IP Telephony Unveiled
Figure 5-1 Understanding the Business Is the Key to Convergence
Sample Business Cases
The model in Figure 5-1 can identify business needs and turn that knowledge
into a new type of application that addresses speciﬁc requirements. This model can
be applied to six different sectors:
• Secondary education
• Higher education
• Health care
Hotels have been relatively slow to adopt IP telephony. This industry is
heavily focused on costs—ironically, cost containment is turning into one of the
major initiatives that is causing this industry to investigate IPT. Initially, however,
the thinking was as follows:
“We need to contain our costs. Our phones work just ﬁne. Our guests are not
asking for smarter phones, but looking for entertainment and tools to help them
Chapter 5: Focusing on the Few
conduct business while traveling. We don’t need new voice technologies at this
time, we just need more ‘heads on beds.’”
This thought process dominated most decision makers in the hospitality
industry when they were initially introduced to IP telephony. However, as the
potential for new types of applications continues to surface, leaders in these
organizations are beginning to align their expectations with how IPT can
signiﬁcantly impact their speciﬁc initiatives. One initiative, for example, pertains
to room service.
Room service is a key business process in many full-service hotels because it
generates revenue for the hotel and enhances customer satisfaction by providing a
convenient service to clients. As in other industries, the traditional sources of
revenue are changing. In recent years, for example, the prevalence of cell phones
has dramatically reduced the revenues that hotels earn from long-distance calls
made by guests. Hotels are looking for new ways to increase their revenues and
control costs. Looking speciﬁcally at the work process involved for providing in-
room breakfast service, some clear opportunities for business impact become
The menu, for example, represents an investment in design, printing, and
perhaps even translation services. As such, the menu is part of the cost of sales that
a hotel incurs to offer room service. In an IP telephony business assessment, the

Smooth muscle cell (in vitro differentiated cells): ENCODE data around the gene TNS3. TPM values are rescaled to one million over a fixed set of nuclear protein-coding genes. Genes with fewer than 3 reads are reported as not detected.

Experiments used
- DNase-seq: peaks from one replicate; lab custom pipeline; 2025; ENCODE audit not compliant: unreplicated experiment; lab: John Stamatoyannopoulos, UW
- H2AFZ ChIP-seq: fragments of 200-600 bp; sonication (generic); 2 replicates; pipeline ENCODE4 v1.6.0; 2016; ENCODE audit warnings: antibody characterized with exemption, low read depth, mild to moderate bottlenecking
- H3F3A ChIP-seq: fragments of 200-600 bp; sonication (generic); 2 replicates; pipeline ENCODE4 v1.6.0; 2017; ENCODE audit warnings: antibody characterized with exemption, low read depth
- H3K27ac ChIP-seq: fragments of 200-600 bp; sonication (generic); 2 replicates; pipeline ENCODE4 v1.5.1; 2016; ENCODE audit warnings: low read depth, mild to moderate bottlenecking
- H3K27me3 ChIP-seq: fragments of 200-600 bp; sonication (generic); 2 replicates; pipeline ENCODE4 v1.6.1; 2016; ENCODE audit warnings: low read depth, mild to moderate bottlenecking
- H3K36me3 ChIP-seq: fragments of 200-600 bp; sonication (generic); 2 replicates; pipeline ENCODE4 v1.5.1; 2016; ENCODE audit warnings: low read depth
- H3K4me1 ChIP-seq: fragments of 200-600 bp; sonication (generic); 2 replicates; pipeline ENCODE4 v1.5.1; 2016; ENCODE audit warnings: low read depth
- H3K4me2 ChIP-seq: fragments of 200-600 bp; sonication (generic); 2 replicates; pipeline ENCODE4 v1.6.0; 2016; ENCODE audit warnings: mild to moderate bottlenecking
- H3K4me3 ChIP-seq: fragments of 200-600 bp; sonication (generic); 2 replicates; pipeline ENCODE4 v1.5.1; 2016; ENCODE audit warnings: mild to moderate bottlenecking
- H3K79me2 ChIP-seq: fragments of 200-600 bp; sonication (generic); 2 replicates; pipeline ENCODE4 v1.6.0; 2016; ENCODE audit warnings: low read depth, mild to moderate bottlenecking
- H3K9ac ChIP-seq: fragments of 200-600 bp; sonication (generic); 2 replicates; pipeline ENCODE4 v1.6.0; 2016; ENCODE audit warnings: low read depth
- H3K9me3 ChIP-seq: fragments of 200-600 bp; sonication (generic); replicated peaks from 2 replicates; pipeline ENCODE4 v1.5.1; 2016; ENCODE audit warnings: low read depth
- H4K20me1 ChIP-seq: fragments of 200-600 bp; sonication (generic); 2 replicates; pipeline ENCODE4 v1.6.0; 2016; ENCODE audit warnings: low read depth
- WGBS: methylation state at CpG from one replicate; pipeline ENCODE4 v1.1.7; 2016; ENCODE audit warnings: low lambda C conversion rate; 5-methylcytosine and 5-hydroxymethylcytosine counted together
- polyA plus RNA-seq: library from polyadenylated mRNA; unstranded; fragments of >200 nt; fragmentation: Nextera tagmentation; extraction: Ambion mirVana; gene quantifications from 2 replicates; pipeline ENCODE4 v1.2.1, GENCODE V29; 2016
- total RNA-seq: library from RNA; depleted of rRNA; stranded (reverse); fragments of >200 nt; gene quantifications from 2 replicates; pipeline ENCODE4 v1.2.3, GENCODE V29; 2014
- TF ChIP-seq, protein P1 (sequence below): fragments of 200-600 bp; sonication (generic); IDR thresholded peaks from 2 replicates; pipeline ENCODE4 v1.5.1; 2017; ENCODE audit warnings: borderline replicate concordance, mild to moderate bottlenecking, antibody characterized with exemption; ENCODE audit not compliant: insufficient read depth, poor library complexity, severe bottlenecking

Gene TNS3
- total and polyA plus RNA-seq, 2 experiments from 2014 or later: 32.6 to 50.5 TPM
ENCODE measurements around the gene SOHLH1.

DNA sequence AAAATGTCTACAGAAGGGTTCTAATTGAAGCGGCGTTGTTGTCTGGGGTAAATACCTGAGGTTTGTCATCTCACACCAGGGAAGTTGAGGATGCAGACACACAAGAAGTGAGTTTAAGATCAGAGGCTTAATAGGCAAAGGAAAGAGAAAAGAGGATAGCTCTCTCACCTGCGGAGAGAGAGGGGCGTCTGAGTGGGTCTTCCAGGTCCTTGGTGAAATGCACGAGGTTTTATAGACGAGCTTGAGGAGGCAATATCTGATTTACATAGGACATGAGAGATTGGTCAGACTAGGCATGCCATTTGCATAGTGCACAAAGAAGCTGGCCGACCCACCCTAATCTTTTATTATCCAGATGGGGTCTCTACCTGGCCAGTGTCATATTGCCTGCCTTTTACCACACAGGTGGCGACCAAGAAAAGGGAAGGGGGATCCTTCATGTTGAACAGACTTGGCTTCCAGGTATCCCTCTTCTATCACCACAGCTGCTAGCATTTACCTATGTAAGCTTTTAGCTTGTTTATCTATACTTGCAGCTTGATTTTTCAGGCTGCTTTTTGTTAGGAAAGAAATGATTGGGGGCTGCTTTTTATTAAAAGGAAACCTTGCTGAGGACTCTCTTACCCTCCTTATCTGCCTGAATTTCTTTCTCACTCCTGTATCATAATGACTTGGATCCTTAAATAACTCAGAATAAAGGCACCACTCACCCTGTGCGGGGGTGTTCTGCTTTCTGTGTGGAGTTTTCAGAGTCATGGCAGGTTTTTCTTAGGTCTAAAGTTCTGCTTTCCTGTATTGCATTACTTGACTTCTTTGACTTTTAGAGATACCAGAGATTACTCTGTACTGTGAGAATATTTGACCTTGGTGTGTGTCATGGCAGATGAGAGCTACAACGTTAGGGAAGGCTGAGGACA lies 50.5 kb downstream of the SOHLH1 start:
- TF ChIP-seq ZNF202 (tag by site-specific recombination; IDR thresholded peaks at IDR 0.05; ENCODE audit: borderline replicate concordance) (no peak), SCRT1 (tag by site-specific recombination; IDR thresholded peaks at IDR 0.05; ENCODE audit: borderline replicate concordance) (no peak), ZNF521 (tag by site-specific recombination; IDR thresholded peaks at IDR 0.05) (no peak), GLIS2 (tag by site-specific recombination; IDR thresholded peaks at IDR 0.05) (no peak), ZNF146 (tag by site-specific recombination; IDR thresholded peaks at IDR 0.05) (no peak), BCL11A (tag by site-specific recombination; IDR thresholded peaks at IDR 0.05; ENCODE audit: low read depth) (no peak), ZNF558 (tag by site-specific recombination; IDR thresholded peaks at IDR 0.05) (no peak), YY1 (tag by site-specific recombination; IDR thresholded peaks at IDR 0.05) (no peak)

goal is to ﬁnd applications and/or documents that can be enhanced.
The menu is usually multicolored, double-sided, and printed on heavy stock
paper. It often has a special perforation that allows it to hang on a doorknob. This
menu, depending on its complexity, can easily be $0.75 to $1.25 per document,
and the hotel provides one in every room, every night.
Now, consider the process itself. George checks into his room late at night and
wants to order breakfast for the morning. He makes his selection on the menu,
and hangs the menu outside his door. Later in the night, someone comes by and
retrieves this document. This is labor to the hotel. The employee takes the
document downstairs into the kitchen, where someone enters the information into
a computer system. This, too, is labor cost to the hotel.
Yet another consideration remains. These menus have a reminder to hang the
document on the door by midnight, suggesting that at some point, this process is
cut off. In other words, potential revenue is cut off. In the case of someone who is
IP Telephony Unveiled
arriving on a late-night ﬂight and checking-in at the hotel too late to set up
breakfast, a potential loss of room service revenue exists for the hotel.
Figure 5-2 shows the relationship between the initiative, key business process,
work process, application/document, and feature for this opportunity.
Figure 5-2 Hospitality Business Opportunity
Up to this point, all these have been considered ﬁxed and necessary costs for
the breakfast room service. The question is, can IP telephony, or more speciﬁcally,
IP telephony applications, impact this process? Can any costs from this process be
reduced through convergence? The answer is yes.
Figure 5-3 depicts a typical application being deployed in hotel rooms
because of IP telephony. This type of application is currently provided by
applications development organizations, such as Calence, Percipia, and Norstan.
This hospitality application is designed for IP phones in hotel rooms. It
presents a myriad of opportunities for customer service, revenue generation, and
employee productivity for hotel staff. It is made possible by placing a more
intelligent device in hotel rooms.
Figure 5-3 Room Service as an Application for Hospitality
in Room Service